Understanding how AEDs work


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Understanding how AEDs work

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Understanding how AEDs work

  1. 1. AED Defibrillators: Understanding How AEDs Work<br />
  2. 2. The human heart beat is powered by chemical impulses produced by special cells called pacemaker cells. <br />
  3. 3. These cells are often affected by external stimuli-- medication, stress, and physical activity, just a few things that change body chemistry; altering chemical impulses, increasing or decrease heartbeat. <br />
  4. 4. One of the most well-known and often misunderstood external heart stimuli is defibrillation. <br />
  5. 5. Defibrillation is the administration of a jolt of electricity to the heart which depolarizes the heart muscle and allows the heart's natural pacemaker to potentially reset and continue beating. <br />
  6. 6. Defibrillation is performed by devices called defibrillators, which vary in design and ability. <br />
  7. 7. Currently, the familiar TV and movie trope of defibrillator paddles being used on flat-lining patients is outdated. <br />
  8. 8. More commonly, defibrillation will occur via the prophalayctic nodes, which are attached to the chest of the patient and also used to monitor heart rate.<br />
  9. 9. These nodes deliver shocks when a shockable heart rhythm occurs. <br />
  10. 10. Unlike TV shows, a shocked patient does not convulse, usually there is only a small amount of muscle contraction throughout the body.<br />
  11. 11. Also, unlike media portrayals, a flat line is usually an ‘unshockable’ rhythm. <br />
  12. 12. Ventricular fibrillation is a ‘shockable’ heart rhythm and is when the ventricles quiver rather than work in a pattern. <br />
  13. 13. Ventricular tachycardia, another shockable rythmn, is an extremely fast rhythm in which there is a loss of pulse. <br />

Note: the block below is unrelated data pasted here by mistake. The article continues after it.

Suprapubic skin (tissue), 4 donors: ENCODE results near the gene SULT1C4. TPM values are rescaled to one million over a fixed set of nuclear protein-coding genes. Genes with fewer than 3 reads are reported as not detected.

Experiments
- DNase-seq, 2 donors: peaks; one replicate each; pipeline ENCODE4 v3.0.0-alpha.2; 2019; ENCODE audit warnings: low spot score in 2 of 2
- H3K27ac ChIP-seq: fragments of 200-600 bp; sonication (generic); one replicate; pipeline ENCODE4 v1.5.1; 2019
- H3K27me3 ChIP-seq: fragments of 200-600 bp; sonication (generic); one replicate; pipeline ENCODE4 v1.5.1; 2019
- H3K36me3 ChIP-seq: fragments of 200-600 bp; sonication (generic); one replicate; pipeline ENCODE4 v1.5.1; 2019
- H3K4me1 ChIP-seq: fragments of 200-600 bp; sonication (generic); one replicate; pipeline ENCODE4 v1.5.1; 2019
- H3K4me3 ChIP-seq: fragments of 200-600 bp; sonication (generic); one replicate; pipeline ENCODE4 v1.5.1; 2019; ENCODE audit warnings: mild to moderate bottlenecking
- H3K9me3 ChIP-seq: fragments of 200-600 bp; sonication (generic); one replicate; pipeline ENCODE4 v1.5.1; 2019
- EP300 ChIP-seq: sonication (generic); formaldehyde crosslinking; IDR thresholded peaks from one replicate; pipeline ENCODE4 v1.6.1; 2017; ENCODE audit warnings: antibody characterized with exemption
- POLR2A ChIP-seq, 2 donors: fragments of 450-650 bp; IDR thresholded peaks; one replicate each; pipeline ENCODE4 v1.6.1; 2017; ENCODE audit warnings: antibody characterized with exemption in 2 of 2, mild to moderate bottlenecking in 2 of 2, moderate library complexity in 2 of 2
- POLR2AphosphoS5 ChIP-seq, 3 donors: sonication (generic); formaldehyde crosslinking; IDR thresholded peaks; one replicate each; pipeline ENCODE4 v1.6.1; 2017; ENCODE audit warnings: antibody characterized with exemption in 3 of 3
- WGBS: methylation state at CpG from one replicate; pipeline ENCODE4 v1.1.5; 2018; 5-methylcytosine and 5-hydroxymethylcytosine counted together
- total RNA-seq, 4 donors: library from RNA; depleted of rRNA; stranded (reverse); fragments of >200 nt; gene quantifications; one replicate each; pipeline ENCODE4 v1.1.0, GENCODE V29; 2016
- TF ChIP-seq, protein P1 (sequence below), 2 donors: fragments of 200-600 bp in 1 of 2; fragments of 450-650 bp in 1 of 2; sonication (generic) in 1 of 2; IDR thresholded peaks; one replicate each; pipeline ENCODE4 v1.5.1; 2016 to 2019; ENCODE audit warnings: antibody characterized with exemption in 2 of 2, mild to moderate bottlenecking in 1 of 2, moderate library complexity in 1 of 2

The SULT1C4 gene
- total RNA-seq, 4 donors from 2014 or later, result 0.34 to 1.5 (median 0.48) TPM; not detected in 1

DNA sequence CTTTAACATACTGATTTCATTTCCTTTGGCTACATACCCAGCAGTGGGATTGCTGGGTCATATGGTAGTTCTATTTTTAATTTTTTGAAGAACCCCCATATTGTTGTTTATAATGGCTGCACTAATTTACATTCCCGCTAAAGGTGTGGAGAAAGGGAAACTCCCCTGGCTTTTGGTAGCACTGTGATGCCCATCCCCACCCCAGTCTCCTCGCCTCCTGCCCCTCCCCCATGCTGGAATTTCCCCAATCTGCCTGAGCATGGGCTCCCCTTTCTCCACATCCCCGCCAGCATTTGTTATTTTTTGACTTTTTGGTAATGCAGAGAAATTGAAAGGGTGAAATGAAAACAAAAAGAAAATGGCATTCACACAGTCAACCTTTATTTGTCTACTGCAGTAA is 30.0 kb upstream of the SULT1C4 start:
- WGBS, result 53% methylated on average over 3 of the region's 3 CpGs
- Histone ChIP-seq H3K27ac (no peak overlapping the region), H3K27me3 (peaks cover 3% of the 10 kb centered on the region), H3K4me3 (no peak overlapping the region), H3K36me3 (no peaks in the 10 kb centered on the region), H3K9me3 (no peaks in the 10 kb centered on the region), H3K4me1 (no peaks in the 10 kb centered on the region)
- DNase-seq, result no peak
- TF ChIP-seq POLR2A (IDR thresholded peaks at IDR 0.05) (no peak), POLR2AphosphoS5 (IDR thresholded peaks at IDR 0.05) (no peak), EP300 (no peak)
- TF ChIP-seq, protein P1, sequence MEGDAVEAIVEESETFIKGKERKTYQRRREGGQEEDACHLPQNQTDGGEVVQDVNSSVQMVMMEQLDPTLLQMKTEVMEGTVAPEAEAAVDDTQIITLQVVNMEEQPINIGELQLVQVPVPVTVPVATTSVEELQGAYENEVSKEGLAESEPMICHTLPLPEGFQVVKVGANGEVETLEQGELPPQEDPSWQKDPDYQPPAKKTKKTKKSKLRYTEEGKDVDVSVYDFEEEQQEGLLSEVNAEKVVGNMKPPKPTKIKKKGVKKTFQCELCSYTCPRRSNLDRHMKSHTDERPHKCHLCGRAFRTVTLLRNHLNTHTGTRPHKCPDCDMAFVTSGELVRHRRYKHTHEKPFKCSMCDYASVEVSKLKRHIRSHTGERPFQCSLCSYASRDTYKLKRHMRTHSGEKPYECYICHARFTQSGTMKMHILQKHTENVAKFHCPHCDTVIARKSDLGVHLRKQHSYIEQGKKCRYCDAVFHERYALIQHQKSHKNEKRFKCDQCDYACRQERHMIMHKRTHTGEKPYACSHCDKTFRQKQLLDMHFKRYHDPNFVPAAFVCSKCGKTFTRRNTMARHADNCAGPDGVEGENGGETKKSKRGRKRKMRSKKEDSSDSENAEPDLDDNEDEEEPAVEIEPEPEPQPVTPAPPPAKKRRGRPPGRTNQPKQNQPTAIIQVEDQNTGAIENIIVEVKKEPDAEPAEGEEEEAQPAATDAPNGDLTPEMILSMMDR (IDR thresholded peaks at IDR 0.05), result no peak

14. 14. Certain types of cardiac arrhythmias may not be shockable depending on severity and rhythm type. <br />
  15. 15. Defibrillator devices in hospitals are usually not completely automatic, but are very similar to the completely automatic AEDs by Cardiac Science, Zoll, Phillips HeartStart, and Samaritan. <br />
  16. 16. The Cardiac Science Powerheart G3 Portable AED Defibrillator is designed to be easy to use in an emergency cardiac arrest situation. <br />
  17. 17. The Powerheart Portable Automatic External Defibrillator features a text screen, convenient for noisy and chaotic environments, which runs in tandem with the voice prompts. <br />
  18. 18. The device displays the patient's heart rate, the waveform, number of shocks delivered, and the elapsed time. <br />
  19. 19. The Powerheart Defibrillator features built in automatic synchronization and pacemaker pulse detection.<br />
  20. 20. The Zoll AED Plus is a unique unit in that it is completely automatic, but also it is the only full-rescue AED, walking the user through the full “Chain of Survival” by supporting CPR. <br />
  21. 21. Not only does the Zoll AED Plus track a shockable heartbeat, it also tracks chest compressions by the rescuer and advises on pace and compression strength. <br />
  22. 22. The Zoll AED Plus provides Real CPR help, providing visual and audio feedback and instructions. <br />
  23. 23. The HeartStart OnSite AED likewise provides audible commands when in use, and walks the rescuer through potential defibrillation, if a shockable rythmn is detected. <br />
  24. 24. The Samaritan PAD Public Access Defibrillator AED is especially designed for public access use. <br />
  25. 25. All of these AEDs use verbal and visual prompts to guide the rescuer.<br />
  26. 26. The AEDs let the rescuer know when to touch and when not to touch the patient.<br />
  27. 27. If a shock is required, there will be a visual clue.<br />